Company’s Internal Investigation of Lawsuit Allegations Is Not Privileged Because No Lawyers Were Involved, New York Court Rules

geralt [Public domain, CC0 1.0 (], via PixabayThe attorney-client privilege, which safeguards communications between an attorney and a client, is a cornerstone of our legal system. Attorneys must maintain a high standard of confidentiality, and the attorney-client privilege builds on this by stating that a lawyer may not be compelled to testify about communications with a client, or to disclose such information in response to a subpoena or other demand. The privilege can apply to almost any sort of legal matter, not just communications related to litigation. Business clients face complicating factors that may not be present for individuals. For example, an employee of a business must be authorized to speak on behalf of the business in a conversation with the business’ attorney for the conversation to be privileged. A New York federal court issued a ruling earlier this year addressing whether documents transmitted by a business to its attorney constituted a privileged attorney-client communication. It held that the documents, which were not prepared by legal counsel for the business, were not privileged. Wultz v. Bank of China Ltd., No. 1:11-cv-01266, opinion and order (S.D.N.Y., Jan. 21, 2015).

The lawsuit’s claims arise from a suicide bombing in Tel Aviv, Israel in 2006. The plaintiffs, whose son died in the bombing, allege that the person responsible was a Bank of China (BOC) customer, and that BOC facilitated the attack by executing millions of dollars in wire transfers for the person. The documents at issue in the court’s recent order reportedly describe an internal investigation by BOC into the lawsuit’s allegations. The plaintiffs’ counsel sent a letter to BOC’s New York branch (BOC-NY) in January 2008, stating an intention to file suit in connection with the bombing and inviting BOC to enter into settlement negotiations. BOC-NY sent the letter to BOC’s head office (BOC-HO) in Beijing. The General Manager of the bank’s Legal Compliance Department in Beijing instructed the Chief Compliance Officer to investigate the plaintiffs’ allegations. According to the court, neither of these individuals were attorneys.

While BOC-HO was conducting an investigation, the Chief Compliance Officer at BOC-NY, who was also not an attorney, was conducting a parallel investigation. The two offices exchanged information and preliminary findings, and the executive at BOC-HO directed the New York office to continue investigating. The bank branch in Guangdong, China (BOC-GD) also conducted an investigation. At some point between January and March 2008, BOC executives discussed retaining outside counsel, but they did not formally do so until the end of March. No one involved in the investigation up to that point was an attorney, nor was any inside counsel for BOC involved in the investigation.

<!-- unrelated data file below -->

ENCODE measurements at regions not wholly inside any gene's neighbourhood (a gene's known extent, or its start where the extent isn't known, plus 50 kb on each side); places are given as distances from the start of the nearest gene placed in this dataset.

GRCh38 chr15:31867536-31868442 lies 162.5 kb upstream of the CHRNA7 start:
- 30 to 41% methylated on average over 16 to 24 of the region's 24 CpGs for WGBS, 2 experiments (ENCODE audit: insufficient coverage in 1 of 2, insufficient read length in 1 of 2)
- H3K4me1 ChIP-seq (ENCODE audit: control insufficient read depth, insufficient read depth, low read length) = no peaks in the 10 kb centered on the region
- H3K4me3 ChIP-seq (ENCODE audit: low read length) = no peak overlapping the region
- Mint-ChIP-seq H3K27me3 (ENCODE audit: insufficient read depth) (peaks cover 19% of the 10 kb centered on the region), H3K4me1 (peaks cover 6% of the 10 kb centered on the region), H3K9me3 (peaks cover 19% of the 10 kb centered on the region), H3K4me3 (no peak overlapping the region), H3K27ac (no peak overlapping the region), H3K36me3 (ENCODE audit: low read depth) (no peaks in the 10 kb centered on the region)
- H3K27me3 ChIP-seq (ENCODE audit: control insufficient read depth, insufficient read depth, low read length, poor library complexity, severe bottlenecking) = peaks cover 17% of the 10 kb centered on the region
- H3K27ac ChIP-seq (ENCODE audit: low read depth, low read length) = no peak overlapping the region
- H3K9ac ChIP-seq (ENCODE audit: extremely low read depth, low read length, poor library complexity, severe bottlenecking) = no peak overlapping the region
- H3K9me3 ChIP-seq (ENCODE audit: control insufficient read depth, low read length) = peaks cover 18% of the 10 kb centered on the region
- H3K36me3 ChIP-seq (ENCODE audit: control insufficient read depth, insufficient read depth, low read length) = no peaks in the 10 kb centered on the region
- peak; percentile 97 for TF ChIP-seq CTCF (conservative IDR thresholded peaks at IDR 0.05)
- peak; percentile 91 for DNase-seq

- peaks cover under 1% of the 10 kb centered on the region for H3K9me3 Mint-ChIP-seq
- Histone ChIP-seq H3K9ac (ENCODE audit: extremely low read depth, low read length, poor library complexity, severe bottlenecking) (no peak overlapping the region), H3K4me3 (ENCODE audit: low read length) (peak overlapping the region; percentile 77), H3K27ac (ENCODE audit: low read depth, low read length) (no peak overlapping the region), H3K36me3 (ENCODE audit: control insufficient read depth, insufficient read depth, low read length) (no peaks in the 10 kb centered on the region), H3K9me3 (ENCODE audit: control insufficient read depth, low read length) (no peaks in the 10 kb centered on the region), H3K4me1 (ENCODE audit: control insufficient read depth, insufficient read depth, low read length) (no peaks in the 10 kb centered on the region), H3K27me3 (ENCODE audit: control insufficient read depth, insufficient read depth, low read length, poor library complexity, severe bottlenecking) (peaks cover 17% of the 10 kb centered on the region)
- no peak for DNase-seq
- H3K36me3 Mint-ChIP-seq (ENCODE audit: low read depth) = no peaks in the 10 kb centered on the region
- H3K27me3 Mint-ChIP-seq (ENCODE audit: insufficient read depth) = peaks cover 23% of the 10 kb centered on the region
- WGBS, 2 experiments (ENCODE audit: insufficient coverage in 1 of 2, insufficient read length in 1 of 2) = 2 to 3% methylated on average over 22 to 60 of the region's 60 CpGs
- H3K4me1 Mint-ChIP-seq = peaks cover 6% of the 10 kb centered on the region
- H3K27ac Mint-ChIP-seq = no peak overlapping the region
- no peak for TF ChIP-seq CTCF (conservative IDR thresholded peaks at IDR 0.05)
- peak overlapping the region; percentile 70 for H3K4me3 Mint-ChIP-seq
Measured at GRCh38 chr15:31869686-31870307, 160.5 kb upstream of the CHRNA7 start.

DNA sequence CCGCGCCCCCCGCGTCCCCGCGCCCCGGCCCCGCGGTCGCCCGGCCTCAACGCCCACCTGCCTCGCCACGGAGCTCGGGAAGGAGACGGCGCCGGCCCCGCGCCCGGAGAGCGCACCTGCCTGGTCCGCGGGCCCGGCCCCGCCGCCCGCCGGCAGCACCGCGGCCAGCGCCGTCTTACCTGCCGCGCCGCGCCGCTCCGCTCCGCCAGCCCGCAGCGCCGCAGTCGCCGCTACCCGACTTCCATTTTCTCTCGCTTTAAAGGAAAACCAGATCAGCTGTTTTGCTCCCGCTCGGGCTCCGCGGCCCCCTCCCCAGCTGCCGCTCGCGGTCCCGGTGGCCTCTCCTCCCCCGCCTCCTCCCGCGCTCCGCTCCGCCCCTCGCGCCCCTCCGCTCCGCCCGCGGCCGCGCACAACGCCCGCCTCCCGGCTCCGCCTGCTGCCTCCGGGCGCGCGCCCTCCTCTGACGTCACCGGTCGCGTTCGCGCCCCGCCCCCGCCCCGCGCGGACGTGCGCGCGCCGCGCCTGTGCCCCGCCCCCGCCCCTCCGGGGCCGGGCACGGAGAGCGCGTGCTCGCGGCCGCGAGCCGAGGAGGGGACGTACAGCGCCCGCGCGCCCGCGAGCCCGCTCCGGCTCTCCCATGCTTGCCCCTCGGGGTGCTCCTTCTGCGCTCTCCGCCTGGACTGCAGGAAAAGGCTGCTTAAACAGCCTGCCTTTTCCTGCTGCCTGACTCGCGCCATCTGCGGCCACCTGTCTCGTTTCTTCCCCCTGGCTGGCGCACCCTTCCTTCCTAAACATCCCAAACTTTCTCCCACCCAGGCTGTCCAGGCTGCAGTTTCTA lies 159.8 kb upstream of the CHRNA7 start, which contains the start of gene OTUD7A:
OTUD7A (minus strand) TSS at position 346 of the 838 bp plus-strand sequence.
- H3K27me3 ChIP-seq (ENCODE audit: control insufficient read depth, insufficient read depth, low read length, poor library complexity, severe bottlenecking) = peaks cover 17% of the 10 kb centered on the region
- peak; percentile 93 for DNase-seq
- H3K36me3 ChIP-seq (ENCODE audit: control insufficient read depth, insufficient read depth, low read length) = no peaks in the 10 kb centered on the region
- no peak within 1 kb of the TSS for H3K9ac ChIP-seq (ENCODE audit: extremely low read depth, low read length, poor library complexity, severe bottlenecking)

The plaintiffs first filed suit in August 2008. They requested copies of the documents prepared in the course of BOC’s investigation, including documents from BOC-HO, BOC-NY, and BOC-GD. The defendant objected to the request, and the plaintiffs moved to compel the defendant to produce the documents. The court granted the plaintiffs’ motion, ruling that the documents were not an attorney-client communication, nor were they prepared for litigation. It cited federal common law, which states that the attorney-client privilege protects communications between a lawyer and a client, made in confidence, for the purpose of giving or receiving legal advice. BOC’s internal investigation did not meet these criteria, the court held, noting that no attorney directed, or even requested, the investigation.

Business law attorney Samuel C. Berger represents New York and New Jersey entrepreneurs, business owners, and businesses. We offer fixed-fee legal-service packages covering a variety of legal matters. Contact us today online or at (212) 380-8117 to schedule a confidential consultation with an knowledgeable and experienced business advisor.

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Photo credit: geralt [Public domain, CC0 1.0], via Pixabay.